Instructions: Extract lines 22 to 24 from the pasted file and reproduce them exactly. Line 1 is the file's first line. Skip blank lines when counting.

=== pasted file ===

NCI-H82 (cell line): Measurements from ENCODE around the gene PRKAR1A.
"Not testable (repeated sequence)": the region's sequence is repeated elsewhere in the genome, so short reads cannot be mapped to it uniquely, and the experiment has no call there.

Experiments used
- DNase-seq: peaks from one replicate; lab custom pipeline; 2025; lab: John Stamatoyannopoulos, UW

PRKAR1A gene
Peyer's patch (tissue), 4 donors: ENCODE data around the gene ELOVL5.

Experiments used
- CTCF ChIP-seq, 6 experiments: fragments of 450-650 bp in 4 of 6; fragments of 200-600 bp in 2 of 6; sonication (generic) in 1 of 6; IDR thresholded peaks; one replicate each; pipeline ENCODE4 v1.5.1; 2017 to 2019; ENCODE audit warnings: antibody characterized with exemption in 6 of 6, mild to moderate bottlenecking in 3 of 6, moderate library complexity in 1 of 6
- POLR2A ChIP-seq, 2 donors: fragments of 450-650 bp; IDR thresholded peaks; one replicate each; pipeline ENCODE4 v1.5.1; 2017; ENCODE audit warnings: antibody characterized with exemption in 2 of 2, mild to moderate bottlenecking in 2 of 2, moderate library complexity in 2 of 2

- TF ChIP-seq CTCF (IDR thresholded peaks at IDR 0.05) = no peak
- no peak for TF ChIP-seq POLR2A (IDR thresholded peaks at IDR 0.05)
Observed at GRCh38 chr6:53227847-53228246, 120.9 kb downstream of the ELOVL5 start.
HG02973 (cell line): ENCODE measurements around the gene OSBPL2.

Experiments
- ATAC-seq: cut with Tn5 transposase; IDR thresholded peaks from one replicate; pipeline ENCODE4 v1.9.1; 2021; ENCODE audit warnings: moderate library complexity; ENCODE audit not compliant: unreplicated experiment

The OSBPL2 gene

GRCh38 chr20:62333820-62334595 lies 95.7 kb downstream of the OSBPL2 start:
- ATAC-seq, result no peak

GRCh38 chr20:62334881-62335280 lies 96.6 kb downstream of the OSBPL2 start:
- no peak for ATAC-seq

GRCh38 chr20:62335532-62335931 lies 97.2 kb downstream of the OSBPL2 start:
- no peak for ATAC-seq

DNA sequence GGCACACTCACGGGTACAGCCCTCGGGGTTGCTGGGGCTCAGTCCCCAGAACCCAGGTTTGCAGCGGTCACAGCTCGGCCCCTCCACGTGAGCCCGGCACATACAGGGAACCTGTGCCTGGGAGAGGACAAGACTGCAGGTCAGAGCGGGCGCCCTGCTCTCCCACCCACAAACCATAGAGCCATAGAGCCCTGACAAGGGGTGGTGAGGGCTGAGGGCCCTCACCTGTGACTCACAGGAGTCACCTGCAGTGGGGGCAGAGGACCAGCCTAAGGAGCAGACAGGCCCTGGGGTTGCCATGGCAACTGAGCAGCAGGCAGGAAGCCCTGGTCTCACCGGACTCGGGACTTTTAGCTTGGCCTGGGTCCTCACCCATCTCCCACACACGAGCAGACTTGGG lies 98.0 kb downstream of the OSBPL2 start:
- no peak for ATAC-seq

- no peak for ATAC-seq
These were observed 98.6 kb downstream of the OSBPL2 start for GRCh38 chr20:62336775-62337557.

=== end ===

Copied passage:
- no peak for ATAC-seq

DNA sequence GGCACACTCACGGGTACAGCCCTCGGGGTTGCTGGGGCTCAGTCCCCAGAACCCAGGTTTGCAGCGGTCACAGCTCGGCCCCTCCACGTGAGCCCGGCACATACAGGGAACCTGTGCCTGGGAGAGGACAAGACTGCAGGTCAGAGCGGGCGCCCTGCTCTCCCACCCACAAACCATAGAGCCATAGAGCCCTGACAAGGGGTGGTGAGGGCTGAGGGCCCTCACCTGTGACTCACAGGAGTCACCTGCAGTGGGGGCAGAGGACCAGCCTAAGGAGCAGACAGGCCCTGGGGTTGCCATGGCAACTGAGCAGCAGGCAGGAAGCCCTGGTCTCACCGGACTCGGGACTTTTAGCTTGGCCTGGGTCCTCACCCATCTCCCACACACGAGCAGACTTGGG lies 98.0 kb downstream of the OSBPL2 start:
- no peak for ATAC-seq